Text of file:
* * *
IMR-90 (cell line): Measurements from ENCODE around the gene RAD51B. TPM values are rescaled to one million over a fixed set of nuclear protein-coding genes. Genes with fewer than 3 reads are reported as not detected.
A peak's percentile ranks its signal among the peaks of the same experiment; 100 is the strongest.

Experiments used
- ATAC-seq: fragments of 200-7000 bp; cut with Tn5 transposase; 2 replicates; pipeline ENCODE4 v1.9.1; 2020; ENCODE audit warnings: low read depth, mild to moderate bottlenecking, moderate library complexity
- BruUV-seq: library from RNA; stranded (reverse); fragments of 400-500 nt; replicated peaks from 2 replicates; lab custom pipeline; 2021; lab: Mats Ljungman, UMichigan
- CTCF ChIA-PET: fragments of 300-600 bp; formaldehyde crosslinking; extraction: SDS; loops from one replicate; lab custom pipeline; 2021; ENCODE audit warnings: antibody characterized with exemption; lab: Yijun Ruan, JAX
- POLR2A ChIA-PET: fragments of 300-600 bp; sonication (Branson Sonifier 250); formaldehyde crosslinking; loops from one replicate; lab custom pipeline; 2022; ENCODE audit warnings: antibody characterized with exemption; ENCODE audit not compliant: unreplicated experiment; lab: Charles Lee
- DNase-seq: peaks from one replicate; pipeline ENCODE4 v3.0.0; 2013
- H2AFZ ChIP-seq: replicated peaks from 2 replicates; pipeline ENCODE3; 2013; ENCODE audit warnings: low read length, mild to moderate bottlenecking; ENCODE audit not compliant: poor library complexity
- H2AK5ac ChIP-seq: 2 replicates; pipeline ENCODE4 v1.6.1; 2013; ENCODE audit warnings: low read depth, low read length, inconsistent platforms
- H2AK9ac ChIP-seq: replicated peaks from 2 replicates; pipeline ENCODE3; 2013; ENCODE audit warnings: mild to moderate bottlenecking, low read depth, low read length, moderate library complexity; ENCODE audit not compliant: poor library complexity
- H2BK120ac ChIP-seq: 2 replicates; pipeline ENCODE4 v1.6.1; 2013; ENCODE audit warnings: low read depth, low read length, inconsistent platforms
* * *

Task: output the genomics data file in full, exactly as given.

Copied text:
IMR-90 (cell line): Measurements from ENCODE around the gene RAD51B. TPM values are rescaled to one million over a fixed set of nuclear protein-coding genes. Genes with fewer than 3 reads are reported as not detected.
A peak's percentile ranks its signal among the peaks of the same experiment; 100 is the strongest.

Experiments used
- ATAC-seq: fragments of 200-7000 bp; cut with Tn5 transposase; 2 replicates; pipeline ENCODE4 v1.9.1; 2020; ENCODE audit warnings: low read depth, mild to moderate bottlenecking, moderate library complexity
- BruUV-seq: library from RNA; stranded (reverse); fragments of 400-500 nt; replicated peaks from 2 replicates; lab custom pipeline; 2021; lab: Mats Ljungman, UMichigan
- CTCF ChIA-PET: fragments of 300-600 bp; formaldehyde crosslinking; extraction: SDS; loops from one replicate; lab custom pipeline; 2021; ENCODE audit warnings: antibody characterized with exemption; lab: Yijun Ruan, JAX
- POLR2A ChIA-PET: fragments of 300-600 bp; sonication (Branson Sonifier 250); formaldehyde crosslinking; loops from one replicate; lab custom pipeline; 2022; ENCODE audit warnings: antibody characterized with exemption; ENCODE audit not compliant: unreplicated experiment; lab: Charles Lee
- DNase-seq: peaks from one replicate; pipeline ENCODE4 v3.0.0; 2013
- H2AFZ ChIP-seq: replicated peaks from 2 replicates; pipeline ENCODE3; 2013; ENCODE audit warnings: low read length, mild to moderate bottlenecking; ENCODE audit not compliant: poor library complexity
- H2AK5ac ChIP-seq: 2 replicates; pipeline ENCODE4 v1.6.1; 2013; ENCODE audit warnings: low read depth, low read length, inconsistent platforms
- H2AK9ac ChIP-seq: replicated peaks from 2 replicates; pipeline ENCODE3; 2013; ENCODE audit warnings: mild to moderate bottlenecking, low read depth, low read length, moderate library complexity; ENCODE audit not compliant: poor library complexity
- H2BK120ac ChIP-seq: 2 replicates; pipeline ENCODE4 v1.6.1; 2013; ENCODE audit warnings: low read depth, low read length, inconsistent platforms